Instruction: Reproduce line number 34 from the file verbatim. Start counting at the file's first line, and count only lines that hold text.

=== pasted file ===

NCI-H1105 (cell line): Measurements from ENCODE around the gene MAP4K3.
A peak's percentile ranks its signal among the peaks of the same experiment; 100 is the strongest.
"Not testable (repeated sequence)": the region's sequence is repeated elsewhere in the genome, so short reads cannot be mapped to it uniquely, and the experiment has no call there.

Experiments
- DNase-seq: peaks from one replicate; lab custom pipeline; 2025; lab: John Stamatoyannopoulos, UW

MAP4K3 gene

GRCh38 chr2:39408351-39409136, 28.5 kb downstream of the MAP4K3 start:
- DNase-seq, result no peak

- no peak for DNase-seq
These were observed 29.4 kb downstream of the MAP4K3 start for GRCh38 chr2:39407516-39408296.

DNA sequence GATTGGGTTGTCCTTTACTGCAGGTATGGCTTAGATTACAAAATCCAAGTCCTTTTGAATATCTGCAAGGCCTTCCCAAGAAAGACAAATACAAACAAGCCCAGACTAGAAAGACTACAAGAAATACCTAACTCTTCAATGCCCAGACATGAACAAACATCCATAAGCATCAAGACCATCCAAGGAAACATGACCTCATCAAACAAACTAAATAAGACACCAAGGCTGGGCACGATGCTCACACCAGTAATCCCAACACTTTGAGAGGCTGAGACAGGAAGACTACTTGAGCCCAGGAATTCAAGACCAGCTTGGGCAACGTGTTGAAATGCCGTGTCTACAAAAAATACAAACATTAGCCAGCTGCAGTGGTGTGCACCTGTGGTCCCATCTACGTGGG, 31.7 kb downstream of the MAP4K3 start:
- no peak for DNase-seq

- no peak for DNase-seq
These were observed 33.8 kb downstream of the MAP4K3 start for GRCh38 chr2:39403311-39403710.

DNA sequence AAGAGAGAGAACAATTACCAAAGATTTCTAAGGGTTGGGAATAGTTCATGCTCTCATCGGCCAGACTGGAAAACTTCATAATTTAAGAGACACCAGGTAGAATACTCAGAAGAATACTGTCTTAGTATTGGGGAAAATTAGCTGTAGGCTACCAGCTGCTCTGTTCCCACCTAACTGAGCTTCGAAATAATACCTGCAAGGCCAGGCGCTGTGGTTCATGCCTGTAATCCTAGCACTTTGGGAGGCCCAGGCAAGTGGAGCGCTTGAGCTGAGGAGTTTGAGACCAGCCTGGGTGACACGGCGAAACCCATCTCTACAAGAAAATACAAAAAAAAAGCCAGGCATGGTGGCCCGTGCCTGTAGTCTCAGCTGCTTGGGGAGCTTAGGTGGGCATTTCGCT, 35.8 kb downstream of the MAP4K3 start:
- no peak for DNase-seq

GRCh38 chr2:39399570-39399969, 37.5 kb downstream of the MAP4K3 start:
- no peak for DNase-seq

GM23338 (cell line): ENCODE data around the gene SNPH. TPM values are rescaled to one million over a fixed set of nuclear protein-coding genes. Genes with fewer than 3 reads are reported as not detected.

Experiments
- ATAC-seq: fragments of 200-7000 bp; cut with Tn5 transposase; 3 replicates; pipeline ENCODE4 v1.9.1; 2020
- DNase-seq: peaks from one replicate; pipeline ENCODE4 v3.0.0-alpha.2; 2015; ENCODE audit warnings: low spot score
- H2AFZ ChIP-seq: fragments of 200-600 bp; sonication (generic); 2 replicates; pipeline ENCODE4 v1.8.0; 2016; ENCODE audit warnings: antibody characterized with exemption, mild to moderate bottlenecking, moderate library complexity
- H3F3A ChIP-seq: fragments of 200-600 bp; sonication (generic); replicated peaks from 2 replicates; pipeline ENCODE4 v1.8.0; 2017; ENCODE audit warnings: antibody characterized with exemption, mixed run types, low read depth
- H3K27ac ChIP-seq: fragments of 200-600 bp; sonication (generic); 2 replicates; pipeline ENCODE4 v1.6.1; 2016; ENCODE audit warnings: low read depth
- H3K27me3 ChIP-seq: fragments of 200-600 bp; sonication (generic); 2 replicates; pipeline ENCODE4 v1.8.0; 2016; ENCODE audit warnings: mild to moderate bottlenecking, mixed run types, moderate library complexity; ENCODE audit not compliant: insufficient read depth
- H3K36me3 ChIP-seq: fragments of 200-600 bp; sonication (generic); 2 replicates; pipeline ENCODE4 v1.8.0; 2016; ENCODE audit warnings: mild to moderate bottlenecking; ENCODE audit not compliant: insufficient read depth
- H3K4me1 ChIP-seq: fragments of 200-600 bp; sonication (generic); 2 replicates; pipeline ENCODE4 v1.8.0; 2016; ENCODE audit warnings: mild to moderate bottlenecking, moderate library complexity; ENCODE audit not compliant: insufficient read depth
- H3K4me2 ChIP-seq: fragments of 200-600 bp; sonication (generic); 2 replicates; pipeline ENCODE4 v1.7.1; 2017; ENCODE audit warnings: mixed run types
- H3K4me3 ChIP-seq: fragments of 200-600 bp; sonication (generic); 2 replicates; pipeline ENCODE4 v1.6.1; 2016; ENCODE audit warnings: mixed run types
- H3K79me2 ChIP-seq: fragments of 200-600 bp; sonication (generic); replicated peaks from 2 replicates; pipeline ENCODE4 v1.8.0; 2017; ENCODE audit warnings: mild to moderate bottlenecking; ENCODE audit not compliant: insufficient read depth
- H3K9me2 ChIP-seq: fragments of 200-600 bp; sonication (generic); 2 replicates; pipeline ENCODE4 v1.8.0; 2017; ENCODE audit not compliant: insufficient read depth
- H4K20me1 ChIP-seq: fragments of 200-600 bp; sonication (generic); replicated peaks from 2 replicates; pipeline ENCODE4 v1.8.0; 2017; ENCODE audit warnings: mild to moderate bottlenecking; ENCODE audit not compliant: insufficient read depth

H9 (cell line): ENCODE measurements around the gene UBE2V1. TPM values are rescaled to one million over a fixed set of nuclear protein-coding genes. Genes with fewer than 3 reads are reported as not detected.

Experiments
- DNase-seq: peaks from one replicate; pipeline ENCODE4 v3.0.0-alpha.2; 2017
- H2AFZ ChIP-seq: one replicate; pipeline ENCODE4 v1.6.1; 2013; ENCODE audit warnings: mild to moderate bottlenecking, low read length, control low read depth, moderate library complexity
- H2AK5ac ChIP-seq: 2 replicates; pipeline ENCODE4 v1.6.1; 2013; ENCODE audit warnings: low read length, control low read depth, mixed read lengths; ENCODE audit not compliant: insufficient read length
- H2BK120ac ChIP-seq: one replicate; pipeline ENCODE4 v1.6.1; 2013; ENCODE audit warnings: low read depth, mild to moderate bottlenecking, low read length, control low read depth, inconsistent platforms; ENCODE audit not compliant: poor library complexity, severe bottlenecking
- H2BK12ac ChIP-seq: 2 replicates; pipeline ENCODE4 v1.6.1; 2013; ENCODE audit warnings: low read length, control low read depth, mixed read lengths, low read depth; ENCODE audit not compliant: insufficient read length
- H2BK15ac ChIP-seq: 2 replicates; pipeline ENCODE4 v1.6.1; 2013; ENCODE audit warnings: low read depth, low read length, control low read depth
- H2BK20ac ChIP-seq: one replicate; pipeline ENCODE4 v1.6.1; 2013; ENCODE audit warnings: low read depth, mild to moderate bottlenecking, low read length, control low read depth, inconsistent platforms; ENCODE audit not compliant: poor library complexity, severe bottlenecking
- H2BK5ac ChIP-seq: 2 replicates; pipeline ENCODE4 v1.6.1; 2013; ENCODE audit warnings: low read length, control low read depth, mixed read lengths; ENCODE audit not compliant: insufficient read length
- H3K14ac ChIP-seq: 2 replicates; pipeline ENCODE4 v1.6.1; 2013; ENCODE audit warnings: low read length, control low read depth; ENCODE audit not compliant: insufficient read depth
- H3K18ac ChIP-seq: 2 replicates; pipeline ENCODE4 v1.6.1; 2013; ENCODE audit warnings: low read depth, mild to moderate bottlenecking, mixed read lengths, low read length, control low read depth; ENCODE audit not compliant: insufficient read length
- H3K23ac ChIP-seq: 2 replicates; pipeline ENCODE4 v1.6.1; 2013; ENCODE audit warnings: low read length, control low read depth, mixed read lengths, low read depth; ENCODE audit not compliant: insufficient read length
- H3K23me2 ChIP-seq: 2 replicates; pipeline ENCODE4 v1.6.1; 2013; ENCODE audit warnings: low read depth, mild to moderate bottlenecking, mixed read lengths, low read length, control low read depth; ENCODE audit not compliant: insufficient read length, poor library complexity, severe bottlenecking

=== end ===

H9 (cell line): ENCODE measurements around the gene UBE2V1. TPM values are rescaled to one million over a fixed set of nuclear protein-coding genes. Genes with fewer than 3 reads are reported as not detected.